Thursday, October 26, 2006

the quality of your attention

I recently read the latest book by one of the wisest men I have ever known: Prof. Ted Chamberlin. The book is Horse: How the Horse Has Shaped Civilization. If you, like me, grew up reading endless novels about beautiful horses, you will probably enjoy this wonderful conversation about the relationship between people and horses over millenia.

In the book, Ted comments (and I can't quote exactly because my copy is already out on loan!) that the best horse trainers use 'the quality of their attention' to get horses to do what they want. It is an intriguing concept, mostly because horses pay attention (and therefore notice attention) differently than people do. It is possible that it is the quality of the horse's attention that enables the trainer to pay attention in a way that results in behavioural change.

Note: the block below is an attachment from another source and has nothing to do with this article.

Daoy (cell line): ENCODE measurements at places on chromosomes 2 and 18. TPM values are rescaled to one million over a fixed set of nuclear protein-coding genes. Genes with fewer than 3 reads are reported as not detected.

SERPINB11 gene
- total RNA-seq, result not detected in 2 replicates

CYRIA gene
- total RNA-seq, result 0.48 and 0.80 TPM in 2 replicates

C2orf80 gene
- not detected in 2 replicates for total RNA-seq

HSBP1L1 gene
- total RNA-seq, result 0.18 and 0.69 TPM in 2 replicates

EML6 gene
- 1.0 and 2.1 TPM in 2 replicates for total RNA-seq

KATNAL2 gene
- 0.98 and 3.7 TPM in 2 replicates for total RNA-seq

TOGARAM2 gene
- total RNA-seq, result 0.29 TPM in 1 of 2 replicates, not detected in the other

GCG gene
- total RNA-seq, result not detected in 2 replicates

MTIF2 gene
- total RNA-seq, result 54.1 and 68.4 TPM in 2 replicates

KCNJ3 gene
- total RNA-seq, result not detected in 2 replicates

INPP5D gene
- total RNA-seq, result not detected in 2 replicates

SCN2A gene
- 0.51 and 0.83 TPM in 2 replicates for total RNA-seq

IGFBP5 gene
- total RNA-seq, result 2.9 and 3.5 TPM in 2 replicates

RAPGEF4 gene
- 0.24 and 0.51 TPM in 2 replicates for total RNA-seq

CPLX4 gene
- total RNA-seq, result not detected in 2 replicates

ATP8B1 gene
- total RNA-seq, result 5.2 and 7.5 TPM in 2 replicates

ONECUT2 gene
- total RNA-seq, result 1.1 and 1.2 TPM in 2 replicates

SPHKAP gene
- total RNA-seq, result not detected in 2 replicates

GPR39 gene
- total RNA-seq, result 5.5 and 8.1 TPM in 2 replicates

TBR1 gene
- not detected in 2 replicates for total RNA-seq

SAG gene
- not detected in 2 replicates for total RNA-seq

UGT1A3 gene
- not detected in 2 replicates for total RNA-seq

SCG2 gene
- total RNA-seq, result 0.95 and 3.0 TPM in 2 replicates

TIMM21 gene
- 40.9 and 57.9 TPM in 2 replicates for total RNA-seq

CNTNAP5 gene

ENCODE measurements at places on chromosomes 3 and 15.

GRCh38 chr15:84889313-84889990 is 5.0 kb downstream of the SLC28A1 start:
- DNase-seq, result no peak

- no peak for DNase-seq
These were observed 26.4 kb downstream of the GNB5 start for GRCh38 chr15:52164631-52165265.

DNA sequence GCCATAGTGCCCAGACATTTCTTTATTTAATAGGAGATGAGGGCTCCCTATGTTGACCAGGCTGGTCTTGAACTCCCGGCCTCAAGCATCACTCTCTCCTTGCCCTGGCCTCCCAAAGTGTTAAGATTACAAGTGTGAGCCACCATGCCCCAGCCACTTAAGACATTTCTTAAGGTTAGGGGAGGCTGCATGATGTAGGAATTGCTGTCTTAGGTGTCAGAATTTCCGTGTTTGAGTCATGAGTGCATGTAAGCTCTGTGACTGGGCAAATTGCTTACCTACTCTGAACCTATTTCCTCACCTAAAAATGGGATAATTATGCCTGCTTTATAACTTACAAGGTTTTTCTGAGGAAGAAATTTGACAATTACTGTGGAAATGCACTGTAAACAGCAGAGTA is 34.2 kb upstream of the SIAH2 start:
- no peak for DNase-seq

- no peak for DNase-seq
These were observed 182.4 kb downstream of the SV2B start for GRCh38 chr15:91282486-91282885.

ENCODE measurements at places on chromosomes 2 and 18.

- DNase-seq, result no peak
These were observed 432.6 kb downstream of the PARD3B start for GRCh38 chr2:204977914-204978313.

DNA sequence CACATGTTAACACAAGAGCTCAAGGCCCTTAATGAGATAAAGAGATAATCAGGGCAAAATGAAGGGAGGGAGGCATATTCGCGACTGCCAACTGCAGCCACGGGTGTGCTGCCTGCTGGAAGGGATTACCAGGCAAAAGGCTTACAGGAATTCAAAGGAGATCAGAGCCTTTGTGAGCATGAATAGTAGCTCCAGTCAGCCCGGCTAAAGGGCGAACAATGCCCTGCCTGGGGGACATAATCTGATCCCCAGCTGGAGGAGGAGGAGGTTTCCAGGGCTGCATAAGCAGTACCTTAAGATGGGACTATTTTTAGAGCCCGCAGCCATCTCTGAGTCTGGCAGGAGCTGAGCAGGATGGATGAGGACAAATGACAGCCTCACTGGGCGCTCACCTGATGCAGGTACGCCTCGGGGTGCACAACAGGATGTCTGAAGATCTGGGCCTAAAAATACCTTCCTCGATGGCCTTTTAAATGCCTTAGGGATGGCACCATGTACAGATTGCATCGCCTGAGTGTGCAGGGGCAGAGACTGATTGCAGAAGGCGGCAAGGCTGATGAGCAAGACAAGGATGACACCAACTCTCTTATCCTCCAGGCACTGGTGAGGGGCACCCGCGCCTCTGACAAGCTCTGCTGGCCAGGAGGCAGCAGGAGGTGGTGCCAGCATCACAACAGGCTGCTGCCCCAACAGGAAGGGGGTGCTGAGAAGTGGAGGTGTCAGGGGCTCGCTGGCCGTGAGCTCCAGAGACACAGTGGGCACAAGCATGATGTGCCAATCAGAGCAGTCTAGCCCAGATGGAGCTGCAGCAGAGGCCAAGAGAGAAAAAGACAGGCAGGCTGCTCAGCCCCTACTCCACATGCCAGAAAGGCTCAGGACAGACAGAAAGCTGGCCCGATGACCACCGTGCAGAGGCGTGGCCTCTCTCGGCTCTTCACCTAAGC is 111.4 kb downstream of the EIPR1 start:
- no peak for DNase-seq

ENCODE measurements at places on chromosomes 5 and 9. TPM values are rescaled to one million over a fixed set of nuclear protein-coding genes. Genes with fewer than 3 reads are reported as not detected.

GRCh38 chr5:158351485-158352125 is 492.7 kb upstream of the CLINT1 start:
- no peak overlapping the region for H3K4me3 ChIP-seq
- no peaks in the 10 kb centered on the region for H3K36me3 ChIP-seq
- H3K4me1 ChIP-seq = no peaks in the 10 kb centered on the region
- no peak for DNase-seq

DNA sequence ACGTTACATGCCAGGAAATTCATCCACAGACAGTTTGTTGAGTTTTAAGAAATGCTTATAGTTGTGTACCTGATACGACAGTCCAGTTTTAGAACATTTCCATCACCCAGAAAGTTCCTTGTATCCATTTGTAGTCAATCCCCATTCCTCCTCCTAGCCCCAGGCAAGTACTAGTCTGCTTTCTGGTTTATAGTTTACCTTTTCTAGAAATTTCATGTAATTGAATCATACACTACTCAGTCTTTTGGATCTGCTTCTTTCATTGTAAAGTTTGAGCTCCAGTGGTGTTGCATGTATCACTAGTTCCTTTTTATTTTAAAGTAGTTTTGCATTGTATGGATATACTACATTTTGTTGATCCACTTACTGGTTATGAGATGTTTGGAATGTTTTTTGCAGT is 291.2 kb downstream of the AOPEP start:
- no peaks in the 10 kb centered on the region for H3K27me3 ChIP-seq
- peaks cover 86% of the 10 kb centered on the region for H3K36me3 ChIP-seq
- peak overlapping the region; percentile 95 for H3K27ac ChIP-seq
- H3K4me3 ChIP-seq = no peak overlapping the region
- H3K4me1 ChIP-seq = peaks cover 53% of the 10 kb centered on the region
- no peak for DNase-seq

Or not. It is my work and my passion to pay attention to how people pay attention. At the moment, my biggest lab is a college classroom frequented by dozens of teens who are not often noticed (favourably) for the quality of their attention. It is true that they miss a lot. It is true that they are cheerfully or angrily oblivious more than is helpful for either them or me. And yet. . . they are suddenly attentive, alive, sensitive. They pick up more information than they realize and it is more frequently this access to information that confuses and frustrates them. The way to influence them is not to add more information; they have more information than they can conveniently organize already.

The quality of attention we offer is not always the quality of attention we get back from the world. It is not the only way to exert influence on people or situations. It requires a belief that we, like horses, are creatures of remarkable sensitivity and precision. A belief that we are capable of noticing the attention we receive, and responding to it directly. A belief that when we pay attention, we also draw attention. A belief that attention and action are part of the same continuum.